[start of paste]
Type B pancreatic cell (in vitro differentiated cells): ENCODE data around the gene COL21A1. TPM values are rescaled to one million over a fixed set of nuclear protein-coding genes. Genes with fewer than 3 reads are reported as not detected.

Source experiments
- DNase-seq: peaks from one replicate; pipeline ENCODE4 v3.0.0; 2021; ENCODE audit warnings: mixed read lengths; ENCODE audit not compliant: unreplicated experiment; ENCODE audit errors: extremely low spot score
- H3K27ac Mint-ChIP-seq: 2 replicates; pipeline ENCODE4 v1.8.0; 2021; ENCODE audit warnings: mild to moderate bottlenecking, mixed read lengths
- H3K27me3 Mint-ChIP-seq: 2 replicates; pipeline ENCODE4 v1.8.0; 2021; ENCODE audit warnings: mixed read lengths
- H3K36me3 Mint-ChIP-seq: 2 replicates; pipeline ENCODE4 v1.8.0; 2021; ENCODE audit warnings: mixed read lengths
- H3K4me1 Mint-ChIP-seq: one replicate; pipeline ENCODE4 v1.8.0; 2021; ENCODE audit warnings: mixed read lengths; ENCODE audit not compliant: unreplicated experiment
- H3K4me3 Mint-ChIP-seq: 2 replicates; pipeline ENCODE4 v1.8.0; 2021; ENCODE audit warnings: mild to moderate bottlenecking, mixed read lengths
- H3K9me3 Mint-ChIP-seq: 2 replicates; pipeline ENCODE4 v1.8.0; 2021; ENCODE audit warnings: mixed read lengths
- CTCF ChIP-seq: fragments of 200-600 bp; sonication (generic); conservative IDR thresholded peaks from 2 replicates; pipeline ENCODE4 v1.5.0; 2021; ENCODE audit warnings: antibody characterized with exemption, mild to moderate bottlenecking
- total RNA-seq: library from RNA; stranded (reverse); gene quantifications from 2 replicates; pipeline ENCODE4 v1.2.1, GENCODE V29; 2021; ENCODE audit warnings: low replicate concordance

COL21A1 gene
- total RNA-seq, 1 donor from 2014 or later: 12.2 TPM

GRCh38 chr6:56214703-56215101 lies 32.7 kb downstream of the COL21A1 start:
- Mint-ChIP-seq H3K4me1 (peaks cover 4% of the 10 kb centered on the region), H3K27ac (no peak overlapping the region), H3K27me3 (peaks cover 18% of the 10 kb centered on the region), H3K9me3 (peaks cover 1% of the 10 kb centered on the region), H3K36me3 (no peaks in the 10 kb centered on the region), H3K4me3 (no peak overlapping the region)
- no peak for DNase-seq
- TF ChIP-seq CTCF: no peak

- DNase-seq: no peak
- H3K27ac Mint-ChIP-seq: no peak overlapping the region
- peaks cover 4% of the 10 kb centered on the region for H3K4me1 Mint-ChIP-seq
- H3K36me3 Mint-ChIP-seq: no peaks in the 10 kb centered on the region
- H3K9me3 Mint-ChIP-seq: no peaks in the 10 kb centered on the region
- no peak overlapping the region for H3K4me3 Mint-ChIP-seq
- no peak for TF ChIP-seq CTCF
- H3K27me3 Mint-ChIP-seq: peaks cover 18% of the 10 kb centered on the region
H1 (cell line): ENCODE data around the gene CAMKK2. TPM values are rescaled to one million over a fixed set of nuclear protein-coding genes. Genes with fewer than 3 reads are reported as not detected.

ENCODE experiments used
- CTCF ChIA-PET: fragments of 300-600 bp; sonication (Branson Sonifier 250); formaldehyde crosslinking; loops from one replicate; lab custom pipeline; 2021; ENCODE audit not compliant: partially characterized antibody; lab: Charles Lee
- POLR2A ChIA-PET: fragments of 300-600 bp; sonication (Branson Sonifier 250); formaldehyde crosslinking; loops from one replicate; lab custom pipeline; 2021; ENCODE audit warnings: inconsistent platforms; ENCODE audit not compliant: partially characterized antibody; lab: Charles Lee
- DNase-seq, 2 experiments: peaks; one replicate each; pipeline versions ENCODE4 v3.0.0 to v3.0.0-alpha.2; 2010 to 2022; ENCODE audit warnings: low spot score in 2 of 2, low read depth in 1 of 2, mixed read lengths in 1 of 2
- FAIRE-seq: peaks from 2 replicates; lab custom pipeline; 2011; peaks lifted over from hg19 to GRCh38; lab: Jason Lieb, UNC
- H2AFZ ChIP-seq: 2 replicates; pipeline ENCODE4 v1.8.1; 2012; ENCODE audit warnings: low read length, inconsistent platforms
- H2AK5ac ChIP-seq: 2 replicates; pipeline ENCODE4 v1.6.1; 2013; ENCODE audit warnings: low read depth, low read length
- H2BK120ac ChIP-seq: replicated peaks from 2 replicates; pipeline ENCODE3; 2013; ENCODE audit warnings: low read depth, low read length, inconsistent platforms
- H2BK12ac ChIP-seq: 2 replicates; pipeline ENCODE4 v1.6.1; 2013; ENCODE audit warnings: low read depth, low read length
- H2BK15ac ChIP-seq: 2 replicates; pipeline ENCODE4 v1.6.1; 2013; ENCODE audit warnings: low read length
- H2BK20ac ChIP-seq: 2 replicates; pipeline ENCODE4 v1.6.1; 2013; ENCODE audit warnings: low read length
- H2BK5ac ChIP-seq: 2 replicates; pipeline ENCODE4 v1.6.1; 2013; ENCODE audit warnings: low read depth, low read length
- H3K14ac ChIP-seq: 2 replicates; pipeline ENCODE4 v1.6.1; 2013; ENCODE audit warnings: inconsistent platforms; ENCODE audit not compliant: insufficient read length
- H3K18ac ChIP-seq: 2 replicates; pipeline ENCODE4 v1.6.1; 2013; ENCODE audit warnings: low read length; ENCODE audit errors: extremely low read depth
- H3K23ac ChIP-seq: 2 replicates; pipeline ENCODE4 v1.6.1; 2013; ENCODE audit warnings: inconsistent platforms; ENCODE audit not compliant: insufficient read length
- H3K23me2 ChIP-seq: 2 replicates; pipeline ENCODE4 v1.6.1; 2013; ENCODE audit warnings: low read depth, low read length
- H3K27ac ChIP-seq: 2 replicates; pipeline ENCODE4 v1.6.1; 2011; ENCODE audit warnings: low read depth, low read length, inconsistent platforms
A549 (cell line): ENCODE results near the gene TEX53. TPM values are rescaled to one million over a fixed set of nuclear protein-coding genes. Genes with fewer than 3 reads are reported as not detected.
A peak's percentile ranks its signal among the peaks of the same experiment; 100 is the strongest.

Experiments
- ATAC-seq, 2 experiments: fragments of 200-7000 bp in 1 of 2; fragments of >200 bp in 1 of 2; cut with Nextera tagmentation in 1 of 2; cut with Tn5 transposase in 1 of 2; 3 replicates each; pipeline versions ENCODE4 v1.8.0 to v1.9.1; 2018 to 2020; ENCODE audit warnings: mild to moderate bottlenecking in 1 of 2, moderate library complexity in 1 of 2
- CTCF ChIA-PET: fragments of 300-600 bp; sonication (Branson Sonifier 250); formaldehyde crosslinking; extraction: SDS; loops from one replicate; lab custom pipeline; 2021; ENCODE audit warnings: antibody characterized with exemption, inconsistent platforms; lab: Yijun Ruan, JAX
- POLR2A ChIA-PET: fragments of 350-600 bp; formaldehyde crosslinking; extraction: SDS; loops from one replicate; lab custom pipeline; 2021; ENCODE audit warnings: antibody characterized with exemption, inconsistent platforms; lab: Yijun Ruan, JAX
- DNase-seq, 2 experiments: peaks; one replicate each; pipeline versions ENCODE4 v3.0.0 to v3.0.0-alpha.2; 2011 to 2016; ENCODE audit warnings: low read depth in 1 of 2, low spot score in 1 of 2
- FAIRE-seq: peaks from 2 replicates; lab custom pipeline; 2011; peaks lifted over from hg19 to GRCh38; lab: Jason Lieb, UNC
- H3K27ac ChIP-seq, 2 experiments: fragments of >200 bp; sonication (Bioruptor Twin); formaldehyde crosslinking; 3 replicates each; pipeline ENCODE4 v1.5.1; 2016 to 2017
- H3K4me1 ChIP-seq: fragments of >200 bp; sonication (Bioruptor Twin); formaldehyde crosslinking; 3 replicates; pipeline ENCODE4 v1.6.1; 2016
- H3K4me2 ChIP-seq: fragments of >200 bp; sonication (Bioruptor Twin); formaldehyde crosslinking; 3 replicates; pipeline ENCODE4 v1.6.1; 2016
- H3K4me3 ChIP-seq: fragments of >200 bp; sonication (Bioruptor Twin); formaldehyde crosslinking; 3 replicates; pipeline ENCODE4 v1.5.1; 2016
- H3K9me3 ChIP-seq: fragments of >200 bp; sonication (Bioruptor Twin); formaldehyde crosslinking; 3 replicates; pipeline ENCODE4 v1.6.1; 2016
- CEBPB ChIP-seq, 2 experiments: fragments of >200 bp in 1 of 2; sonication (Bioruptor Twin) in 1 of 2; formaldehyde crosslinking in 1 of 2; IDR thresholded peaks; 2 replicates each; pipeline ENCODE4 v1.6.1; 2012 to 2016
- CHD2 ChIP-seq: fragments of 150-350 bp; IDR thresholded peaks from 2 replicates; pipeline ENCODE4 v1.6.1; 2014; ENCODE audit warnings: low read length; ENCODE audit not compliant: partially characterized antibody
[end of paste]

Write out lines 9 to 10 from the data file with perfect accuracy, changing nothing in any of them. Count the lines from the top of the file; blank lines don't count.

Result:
- H3K9me3 Mint-ChIP-seq: 2 replicates; pipeline ENCODE4 v1.8.0; 2021; ENCODE audit warnings: mixed read lengths
- CTCF ChIP-seq: fragments of 200-600 bp; sonication (generic); conservative IDR thresholded peaks from 2 replicates; pipeline ENCODE4 v1.5.0; 2021; ENCODE audit warnings: antibody characterized with exemption, mild to moderate bottlenecking